The sudden, violent overthrow of the French monarchy and landed aristocracy proved that the status quo was not “God-given,” not inevitable, not the product of “human nature.” It proved that the political structure could be changed for the better. Not only was a society with more equality and less exploitation possible, but the French Revolution also gave birth to future revolutionary communist movements.
The French Revolution was inspired by the Enlightenment, a bourgeois movement that attacked monarchies and feudalism. The Enlightenment popularized talk of human rights—anti-racism, political rule by the people, the rights of women, and equality for all. It argued that the power of kings and aristocrats was illegitimate.
In 1789 the French King had called a nationwide meeting (Estates-General) of nobles, clergy, and bourgeoisie, to vote him new taxes. When the bourgeoisie refused the King tried to shut them down. But the sans-culottes rebelled and stormed the Bastille. The revolution began. Here are some lessons, especially from the most radical and democratic period of 1789 to 1795.
* The sans-culottes of the cities—workers, journeymen, apprentices, working women—always pushed the Revolution ahead, towards more equality, more rights and power for working people.
* The sans-culottes had no political party. The party of petty-bourgeois revolutionaries and sincere idealists who worked most closely with them was called the Jacobins. But the working class needs its own party. It is the job of the Progressive Labor Party to fulfill that historic task today.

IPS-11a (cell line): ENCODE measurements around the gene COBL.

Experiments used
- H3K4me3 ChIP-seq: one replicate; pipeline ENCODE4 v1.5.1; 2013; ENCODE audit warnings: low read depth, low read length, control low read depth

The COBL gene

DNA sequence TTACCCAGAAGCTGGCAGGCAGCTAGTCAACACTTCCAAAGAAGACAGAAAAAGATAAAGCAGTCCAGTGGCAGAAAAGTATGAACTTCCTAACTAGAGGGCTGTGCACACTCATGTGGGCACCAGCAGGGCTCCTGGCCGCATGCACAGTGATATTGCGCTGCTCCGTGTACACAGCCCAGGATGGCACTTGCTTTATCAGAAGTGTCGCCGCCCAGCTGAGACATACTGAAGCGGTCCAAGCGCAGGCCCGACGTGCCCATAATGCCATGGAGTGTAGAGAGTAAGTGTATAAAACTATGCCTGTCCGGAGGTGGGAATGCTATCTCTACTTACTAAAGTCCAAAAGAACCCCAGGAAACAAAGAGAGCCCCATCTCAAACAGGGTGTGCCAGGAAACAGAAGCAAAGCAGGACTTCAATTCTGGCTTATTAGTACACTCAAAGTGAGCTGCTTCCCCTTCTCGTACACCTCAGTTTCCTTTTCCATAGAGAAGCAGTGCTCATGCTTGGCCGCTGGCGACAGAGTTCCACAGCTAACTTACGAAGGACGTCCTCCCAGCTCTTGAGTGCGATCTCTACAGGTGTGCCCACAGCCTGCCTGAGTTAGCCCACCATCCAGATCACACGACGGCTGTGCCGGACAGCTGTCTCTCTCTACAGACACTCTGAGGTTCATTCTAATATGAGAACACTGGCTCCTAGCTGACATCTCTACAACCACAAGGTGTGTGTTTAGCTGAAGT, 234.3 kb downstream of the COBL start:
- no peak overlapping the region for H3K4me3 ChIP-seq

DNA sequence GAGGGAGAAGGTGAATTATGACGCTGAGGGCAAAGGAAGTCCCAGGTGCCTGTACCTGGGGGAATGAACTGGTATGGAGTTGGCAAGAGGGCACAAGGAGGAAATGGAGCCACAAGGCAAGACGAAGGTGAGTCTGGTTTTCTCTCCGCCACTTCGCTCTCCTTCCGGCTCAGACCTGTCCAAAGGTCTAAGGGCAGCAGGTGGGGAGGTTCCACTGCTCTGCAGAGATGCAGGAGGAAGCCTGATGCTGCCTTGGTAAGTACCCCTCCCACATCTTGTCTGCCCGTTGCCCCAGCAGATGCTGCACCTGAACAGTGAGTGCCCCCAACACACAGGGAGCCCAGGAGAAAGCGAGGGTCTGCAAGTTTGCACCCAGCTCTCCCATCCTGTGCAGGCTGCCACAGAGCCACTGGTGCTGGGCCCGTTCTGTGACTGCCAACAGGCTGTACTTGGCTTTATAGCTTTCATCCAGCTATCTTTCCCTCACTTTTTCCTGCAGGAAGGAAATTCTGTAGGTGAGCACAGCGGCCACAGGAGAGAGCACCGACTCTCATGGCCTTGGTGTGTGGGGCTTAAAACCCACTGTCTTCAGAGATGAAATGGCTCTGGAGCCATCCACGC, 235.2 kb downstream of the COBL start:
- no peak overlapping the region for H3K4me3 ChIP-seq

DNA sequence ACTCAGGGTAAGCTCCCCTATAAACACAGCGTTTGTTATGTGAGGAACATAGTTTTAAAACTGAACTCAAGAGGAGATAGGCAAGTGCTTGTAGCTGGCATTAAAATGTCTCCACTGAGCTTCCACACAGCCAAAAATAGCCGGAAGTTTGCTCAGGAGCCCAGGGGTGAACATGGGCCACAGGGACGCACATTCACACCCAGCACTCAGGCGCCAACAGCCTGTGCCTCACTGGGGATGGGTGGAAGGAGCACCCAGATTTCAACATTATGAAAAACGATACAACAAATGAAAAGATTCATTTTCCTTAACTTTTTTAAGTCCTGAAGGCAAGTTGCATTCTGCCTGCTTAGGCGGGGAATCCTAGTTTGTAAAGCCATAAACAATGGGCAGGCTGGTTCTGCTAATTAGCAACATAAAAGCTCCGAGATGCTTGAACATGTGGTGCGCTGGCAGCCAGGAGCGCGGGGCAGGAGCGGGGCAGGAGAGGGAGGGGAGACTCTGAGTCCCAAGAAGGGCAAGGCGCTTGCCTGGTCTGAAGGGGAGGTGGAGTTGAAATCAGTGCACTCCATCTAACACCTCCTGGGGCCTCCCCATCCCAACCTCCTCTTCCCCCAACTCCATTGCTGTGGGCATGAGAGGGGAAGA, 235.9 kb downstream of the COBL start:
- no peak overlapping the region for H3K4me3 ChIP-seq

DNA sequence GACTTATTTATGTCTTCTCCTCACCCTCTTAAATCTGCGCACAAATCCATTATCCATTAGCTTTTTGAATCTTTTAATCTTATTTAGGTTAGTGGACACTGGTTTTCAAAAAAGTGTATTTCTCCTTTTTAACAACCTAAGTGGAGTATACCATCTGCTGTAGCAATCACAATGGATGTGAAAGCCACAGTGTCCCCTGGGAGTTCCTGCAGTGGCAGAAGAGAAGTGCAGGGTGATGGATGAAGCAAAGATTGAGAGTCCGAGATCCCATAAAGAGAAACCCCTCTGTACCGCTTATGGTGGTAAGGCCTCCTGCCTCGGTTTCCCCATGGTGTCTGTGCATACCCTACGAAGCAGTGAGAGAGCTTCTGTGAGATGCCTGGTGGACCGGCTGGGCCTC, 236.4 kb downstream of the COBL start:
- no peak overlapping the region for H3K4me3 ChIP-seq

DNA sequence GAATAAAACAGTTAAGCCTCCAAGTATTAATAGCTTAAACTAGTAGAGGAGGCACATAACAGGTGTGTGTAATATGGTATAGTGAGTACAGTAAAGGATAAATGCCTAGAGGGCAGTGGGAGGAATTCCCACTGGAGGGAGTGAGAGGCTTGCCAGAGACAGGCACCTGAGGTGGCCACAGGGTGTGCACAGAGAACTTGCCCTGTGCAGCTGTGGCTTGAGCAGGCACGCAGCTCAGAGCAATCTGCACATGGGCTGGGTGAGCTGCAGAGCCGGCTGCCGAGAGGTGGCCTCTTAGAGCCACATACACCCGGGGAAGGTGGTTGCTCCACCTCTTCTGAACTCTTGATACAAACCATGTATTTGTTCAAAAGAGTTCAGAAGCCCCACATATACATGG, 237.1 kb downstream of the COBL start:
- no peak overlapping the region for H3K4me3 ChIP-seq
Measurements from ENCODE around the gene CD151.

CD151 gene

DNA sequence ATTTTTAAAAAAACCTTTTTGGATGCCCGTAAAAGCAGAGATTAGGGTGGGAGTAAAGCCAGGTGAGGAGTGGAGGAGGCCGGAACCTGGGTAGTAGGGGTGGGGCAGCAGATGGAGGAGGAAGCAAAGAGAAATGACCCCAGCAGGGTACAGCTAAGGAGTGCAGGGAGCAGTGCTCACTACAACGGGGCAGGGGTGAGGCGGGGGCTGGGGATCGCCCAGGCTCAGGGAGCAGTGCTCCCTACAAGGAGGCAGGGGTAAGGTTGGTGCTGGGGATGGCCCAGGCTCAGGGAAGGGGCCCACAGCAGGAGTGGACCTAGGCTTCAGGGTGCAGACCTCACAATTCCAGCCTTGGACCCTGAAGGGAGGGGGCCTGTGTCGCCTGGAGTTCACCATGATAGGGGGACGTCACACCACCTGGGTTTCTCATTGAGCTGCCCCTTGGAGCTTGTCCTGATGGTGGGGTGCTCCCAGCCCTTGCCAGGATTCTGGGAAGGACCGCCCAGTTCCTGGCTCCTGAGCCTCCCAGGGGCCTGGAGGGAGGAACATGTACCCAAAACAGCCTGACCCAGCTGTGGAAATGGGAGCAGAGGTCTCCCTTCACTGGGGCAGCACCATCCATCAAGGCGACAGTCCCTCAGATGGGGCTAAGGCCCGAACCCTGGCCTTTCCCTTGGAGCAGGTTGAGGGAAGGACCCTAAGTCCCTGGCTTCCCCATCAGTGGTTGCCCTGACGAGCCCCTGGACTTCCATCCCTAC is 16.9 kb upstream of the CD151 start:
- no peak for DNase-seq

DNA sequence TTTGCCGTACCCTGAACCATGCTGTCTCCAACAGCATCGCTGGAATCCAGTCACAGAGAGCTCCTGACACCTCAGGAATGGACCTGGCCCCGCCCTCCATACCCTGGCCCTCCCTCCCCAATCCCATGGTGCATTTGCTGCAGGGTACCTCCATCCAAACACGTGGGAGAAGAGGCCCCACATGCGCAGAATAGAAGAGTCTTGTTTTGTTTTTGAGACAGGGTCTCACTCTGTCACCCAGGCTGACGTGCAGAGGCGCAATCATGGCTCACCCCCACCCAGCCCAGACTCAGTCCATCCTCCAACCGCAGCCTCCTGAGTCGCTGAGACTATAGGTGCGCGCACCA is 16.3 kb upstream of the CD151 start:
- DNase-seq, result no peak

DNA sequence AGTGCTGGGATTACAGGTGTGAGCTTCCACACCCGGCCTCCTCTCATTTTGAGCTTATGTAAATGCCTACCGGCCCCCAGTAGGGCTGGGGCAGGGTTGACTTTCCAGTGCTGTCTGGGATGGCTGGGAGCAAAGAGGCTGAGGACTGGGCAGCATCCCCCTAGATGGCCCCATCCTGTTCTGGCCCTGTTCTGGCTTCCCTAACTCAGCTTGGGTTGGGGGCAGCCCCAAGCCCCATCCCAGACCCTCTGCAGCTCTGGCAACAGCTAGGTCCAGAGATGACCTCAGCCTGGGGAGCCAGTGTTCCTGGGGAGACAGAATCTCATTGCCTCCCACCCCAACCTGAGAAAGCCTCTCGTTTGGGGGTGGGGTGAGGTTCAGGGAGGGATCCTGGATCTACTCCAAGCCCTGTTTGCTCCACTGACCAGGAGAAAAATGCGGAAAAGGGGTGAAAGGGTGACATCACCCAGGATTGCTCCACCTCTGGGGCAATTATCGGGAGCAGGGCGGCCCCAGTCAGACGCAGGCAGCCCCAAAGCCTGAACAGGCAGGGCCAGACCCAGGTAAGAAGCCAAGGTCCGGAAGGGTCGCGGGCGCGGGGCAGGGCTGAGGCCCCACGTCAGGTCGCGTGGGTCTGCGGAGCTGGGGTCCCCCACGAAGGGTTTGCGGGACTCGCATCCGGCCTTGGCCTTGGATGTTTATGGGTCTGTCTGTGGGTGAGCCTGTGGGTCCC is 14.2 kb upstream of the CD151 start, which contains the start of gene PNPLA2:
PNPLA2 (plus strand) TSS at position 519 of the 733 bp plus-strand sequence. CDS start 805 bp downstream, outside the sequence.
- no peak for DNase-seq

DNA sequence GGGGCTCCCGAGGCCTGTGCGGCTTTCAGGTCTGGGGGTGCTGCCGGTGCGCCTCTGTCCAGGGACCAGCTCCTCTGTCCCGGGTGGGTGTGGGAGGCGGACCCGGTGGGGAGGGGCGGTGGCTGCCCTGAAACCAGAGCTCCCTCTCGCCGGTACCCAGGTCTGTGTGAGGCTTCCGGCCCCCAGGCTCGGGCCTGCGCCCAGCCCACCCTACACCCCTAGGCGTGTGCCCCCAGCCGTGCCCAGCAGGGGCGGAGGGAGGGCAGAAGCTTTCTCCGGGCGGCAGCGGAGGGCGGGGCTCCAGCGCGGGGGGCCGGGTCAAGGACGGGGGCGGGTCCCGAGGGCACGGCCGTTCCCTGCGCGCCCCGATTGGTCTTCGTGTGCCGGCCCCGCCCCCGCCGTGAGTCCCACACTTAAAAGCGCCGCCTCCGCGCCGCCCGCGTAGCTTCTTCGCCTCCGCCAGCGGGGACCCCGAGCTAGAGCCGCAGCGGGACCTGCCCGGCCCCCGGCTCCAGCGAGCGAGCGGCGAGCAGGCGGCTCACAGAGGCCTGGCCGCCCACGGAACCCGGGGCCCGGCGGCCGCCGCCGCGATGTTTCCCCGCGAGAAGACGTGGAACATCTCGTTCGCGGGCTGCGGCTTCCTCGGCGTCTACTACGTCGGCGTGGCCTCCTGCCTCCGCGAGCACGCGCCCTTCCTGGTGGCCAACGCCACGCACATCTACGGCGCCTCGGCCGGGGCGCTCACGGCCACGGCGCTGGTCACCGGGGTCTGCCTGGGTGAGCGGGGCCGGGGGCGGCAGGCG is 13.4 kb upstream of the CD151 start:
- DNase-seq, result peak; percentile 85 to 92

* It was the mass actions of the sans-culottes, sometimes supported by the most radical Jacobins, who pushed the Revolution to adopt the most democratic reforms.
The bourgeoisie, intellectuals, and sans-culottes all united to get rid of the king and aristocracy and to take land from the Church. After that, their interests no longer coincided. The radical bourgeoisie needed the sans-culottes only as long as foreign armies threatened to destroy the Revolution.
Seizing the lands of aristocrats and the Church gave peasants their own land. They wanted higher prices for the food they grew. But the urban sans-culottes needed low prices. So the peasants’ economic interests were more aligned with the bourgeois merchants, traders, and landlords than with those of the sans-culottes.
Once foreign armies were driven back, the bourgeois representatives—some of whom had been executed as counter revolutionaries—turned against the Jacobins and the sans-culottes and established a more repressive state. After 1795 the propertied bourgeoisie was in firm control. They organized a bourgeois dictatorship, and then an authoritarian empire under Napoleon Bonaparte.
Gracchus Babeuf, a poor, self-taught worker, headed the last and most radical, movement of the Revolution. His “Conspiracy for Equality” was crushed and Babeuf executed. But one of his followers, Buonarroti, survived to influence the working-class and student militants of the 1840s, including Karl Marx and Friedrich Engels. And the working class of Europe learned from the experience of the sans-culottes of France. The Paris Commune of 1871, and the Russian Revolution of 1917, were the first revolutions by the industrial working class, the proletariat. They grew from the lessons of the great French Revolution.